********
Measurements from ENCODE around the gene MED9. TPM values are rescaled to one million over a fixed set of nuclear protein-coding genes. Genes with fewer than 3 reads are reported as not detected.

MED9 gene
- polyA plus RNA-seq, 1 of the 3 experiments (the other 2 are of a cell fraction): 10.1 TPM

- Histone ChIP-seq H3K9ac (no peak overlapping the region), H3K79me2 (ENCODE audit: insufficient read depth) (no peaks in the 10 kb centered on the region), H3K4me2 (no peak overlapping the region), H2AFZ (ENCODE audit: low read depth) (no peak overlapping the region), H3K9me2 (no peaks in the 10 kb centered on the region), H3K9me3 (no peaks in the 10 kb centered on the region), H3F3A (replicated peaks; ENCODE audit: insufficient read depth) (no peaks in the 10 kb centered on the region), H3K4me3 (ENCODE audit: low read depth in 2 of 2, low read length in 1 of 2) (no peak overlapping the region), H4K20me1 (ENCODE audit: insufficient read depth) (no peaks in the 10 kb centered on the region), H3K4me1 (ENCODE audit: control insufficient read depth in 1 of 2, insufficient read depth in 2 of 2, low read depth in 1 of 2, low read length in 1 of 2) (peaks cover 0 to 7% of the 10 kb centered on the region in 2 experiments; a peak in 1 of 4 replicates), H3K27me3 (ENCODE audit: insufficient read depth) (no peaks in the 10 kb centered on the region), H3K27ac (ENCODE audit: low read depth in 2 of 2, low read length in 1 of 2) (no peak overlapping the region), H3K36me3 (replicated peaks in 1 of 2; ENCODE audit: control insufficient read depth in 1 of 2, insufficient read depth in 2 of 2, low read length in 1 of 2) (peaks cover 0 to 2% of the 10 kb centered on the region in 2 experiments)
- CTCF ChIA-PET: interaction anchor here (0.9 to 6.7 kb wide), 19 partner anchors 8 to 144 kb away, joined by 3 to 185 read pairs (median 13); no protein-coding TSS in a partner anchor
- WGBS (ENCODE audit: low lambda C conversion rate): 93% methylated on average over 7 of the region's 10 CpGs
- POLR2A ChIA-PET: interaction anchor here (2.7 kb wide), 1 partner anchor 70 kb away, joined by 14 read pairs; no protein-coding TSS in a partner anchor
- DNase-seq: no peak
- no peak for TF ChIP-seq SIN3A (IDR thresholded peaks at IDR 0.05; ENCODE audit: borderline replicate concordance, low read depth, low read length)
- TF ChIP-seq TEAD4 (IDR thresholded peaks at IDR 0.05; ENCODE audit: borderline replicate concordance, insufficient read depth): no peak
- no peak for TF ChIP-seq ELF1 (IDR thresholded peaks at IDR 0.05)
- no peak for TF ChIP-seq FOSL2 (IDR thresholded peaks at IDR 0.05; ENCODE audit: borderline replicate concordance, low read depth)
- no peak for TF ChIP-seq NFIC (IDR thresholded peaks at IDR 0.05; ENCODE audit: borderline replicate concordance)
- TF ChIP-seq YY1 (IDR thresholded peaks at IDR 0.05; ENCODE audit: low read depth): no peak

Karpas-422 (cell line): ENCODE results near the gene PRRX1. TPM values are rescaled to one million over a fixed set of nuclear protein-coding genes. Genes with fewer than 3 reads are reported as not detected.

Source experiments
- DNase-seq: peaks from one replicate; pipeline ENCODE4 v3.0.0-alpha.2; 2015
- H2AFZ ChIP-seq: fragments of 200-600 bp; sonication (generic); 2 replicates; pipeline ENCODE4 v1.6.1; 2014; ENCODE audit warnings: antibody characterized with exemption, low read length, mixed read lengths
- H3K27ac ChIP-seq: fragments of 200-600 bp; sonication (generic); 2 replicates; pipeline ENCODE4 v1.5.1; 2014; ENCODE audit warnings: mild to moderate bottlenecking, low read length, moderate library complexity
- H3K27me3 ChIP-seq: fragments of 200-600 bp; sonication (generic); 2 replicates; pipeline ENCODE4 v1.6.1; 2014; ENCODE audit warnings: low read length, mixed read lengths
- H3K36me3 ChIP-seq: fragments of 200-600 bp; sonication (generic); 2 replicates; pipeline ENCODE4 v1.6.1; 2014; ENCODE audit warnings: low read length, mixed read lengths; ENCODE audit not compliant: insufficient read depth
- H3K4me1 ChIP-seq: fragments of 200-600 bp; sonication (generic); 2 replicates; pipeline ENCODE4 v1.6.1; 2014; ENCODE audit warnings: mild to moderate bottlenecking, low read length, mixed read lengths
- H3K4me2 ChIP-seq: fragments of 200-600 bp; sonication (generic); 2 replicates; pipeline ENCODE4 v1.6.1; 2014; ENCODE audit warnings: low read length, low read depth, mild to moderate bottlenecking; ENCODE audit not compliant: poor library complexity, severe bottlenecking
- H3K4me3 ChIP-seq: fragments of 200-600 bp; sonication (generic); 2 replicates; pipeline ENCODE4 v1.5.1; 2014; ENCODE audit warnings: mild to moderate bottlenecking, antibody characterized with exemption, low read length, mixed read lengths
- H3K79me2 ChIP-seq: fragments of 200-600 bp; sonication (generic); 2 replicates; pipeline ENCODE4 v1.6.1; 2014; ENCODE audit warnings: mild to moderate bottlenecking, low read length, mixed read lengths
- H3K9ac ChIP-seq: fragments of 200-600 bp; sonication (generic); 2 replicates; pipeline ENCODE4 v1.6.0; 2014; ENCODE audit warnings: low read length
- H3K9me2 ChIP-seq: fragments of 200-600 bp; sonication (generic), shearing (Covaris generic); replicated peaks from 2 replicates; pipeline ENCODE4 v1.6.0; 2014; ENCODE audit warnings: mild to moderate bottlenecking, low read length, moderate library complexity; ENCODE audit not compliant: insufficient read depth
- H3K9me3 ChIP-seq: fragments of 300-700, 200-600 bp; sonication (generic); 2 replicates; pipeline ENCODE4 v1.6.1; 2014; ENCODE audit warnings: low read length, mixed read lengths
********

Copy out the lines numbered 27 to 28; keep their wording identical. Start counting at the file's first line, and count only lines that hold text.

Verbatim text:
- H3K9me2 ChIP-seq: fragments of 200-600 bp; sonication (generic), shearing (Covaris generic); replicated peaks from 2 replicates; pipeline ENCODE4 v1.6.0; 2014; ENCODE audit warnings: mild to moderate bottlenecking, low read length, moderate library complexity; ENCODE audit not compliant: insufficient read depth
- H3K9me3 ChIP-seq: fragments of 300-700, 200-600 bp; sonication (generic); 2 replicates; pipeline ENCODE4 v1.6.1; 2014; ENCODE audit warnings: low read length, mixed read lengths